How to Make the Most of Your RESPs
Posted by Ocean Wealth
In the span of a decade, from 2006 to 2016 alone, the average Canadian university tuition rate rose 40%. That number has shown no signs of slowing down anytime soon, either. For the 2017-2018 academic year, average tuition costs in Canada hit $6,571 — a 3.1% increase from the year prior.
Post-secondary education can be expensive. For parents, sending their kids to college or university is a significant financial commitment that needs to be backed by great financial planning. Everyone wants to ensure the brightest possible future for their kids, and one of the best ways to do that is by setting up a Registered Savings Education Plan (RESP).
In short, an RESP is a type of savings plan that helps you save for your child’s post-secondary education. To better understand the benefits of an RESP, we’re here to help break down the basics so you can make well-informed financial planning decisions when it comes to your child’s education.
How Do RESPs Work?
The concept behind RESPs is pretty simple. It’s essentially a way for you as a parent to start saving for your child’s future post-secondary education.
The person responsible for opening an RESP is known as the subscriber. This is usually the role of a parent in most cases, however, other people such as grandparents and family friends are also allowed to contribute as well. It is important to note that the subscriber cannot deduct their contributions to the RESP from their income on their income tax and benefit return. That said, the money can be withdrawn tax-free at any point in time and for any reason.
If you’re saving for someone aged 17 and under, known as the beneficiary, then the federal government makes contributions to the RESP in the form of grants or bonds. There are generally two grant programs the federal government uses to distribute money to beneficiaries that are 17 and under: the Canada Education Savings Grant (CESG) and the Canada Learning Bond (CLB).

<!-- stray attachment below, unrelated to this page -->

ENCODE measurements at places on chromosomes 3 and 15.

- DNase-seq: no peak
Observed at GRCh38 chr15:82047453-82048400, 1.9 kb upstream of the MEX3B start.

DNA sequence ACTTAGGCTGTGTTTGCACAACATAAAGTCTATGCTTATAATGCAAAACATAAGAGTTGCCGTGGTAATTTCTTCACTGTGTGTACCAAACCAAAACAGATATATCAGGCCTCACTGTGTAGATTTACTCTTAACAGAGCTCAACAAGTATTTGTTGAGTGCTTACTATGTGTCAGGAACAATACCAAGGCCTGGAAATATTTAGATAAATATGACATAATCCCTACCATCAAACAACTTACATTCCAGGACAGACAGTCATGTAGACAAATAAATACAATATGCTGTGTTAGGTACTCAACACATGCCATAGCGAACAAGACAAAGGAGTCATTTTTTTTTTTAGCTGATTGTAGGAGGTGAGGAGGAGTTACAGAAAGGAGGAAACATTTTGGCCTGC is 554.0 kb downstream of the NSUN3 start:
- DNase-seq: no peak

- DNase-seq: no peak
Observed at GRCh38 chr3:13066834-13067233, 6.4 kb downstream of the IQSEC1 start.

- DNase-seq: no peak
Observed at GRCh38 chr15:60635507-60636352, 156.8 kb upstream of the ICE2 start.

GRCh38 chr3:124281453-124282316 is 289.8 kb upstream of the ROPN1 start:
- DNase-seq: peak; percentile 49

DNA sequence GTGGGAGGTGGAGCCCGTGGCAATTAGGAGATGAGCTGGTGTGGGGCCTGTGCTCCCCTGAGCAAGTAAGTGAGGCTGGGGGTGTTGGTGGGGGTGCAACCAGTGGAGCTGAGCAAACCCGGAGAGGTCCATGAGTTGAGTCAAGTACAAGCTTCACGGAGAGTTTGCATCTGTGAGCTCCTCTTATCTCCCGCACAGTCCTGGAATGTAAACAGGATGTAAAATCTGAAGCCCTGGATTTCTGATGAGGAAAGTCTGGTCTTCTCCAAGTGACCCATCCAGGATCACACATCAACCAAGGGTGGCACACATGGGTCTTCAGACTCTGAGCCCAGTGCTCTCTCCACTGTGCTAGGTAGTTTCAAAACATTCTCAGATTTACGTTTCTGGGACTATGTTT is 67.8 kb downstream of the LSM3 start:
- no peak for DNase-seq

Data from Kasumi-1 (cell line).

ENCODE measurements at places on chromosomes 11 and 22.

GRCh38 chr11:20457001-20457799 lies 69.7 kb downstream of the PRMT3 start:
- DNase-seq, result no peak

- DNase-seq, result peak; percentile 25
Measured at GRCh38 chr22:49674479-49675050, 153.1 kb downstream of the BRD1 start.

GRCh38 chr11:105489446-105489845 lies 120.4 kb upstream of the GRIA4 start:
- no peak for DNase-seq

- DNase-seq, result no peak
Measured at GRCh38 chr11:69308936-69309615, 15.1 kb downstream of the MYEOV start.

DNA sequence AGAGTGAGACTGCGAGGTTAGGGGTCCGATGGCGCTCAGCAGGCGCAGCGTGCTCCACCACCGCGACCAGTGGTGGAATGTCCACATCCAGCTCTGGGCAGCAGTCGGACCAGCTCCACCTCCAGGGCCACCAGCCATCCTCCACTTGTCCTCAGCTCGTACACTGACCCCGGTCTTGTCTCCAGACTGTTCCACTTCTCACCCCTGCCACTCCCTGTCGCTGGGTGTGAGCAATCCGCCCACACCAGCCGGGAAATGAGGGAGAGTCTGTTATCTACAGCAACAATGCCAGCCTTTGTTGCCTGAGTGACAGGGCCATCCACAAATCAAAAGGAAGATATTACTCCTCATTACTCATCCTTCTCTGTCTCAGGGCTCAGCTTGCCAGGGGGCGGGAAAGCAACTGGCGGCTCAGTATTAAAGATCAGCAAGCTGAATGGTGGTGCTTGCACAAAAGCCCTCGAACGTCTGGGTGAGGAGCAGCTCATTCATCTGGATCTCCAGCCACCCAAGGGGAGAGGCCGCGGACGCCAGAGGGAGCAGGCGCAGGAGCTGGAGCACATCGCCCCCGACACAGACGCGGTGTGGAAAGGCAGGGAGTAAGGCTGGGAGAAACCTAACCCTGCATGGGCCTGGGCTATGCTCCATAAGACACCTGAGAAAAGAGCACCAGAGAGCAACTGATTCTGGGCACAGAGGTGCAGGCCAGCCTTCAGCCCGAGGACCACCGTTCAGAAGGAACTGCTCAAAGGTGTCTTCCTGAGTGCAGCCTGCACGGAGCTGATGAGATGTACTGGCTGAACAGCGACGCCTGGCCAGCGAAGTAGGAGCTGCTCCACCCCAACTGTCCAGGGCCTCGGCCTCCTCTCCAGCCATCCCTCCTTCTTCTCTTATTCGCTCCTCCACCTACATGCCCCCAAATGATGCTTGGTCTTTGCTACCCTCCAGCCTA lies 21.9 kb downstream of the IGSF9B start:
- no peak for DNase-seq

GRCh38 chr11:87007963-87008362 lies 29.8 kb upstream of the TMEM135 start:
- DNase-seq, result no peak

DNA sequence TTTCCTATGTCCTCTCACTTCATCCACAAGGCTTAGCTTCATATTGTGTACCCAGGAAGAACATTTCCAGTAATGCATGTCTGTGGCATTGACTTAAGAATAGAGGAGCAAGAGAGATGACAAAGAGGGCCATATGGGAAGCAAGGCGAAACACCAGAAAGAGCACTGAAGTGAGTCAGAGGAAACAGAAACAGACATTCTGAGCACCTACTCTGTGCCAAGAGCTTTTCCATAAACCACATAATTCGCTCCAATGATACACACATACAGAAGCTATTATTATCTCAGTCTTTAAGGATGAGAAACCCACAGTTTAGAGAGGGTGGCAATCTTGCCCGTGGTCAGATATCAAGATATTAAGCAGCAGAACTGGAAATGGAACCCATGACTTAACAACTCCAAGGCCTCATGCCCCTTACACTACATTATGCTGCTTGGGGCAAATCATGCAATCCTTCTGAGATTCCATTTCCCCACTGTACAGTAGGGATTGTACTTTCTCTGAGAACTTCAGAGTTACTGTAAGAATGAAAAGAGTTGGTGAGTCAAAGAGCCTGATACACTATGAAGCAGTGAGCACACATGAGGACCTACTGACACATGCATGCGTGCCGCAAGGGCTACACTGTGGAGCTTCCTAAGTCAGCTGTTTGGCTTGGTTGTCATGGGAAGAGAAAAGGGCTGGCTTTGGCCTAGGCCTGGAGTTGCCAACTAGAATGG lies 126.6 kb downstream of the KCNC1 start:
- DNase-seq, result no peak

RESPs can be set up for your child from birth, all they need is a Social Insurance Number (SIN). Once your child gets their SIN, the RESP can be registered to them as a beneficiary once it’s set up by you as the subscriber.
While you can generally put in as much money into the RESP as you want and whenever you want, there is a lifetime maximum of $50,000 per child. This number includes contributions from other people who are not the subscriber, such as grandparents and family friends.
Additionally, the CESG gives 20 cents on every dollar contributed every year and up to a maximum of $500 on a contribution of $2,500. The lifetime maximum of the CESG is $7,200 per child.
An RESP can stay open for up to 36 years and 40 years under specified plan rules. Should the beneficiary not complete their post-secondary education for any reason, the money in the RESP, up to $50,000, can be transferred to your own Registered Retirement Savings Plan (RRSP) after the beneficiary turns 21. The grant money, however, must be returned under these circumstances.
Want to know more about setting up an RESP for your child? We’re here to help. Our trusted team of financial advisors will give you all the information you need to make the best financial decisions for your child’s future. Contact us today!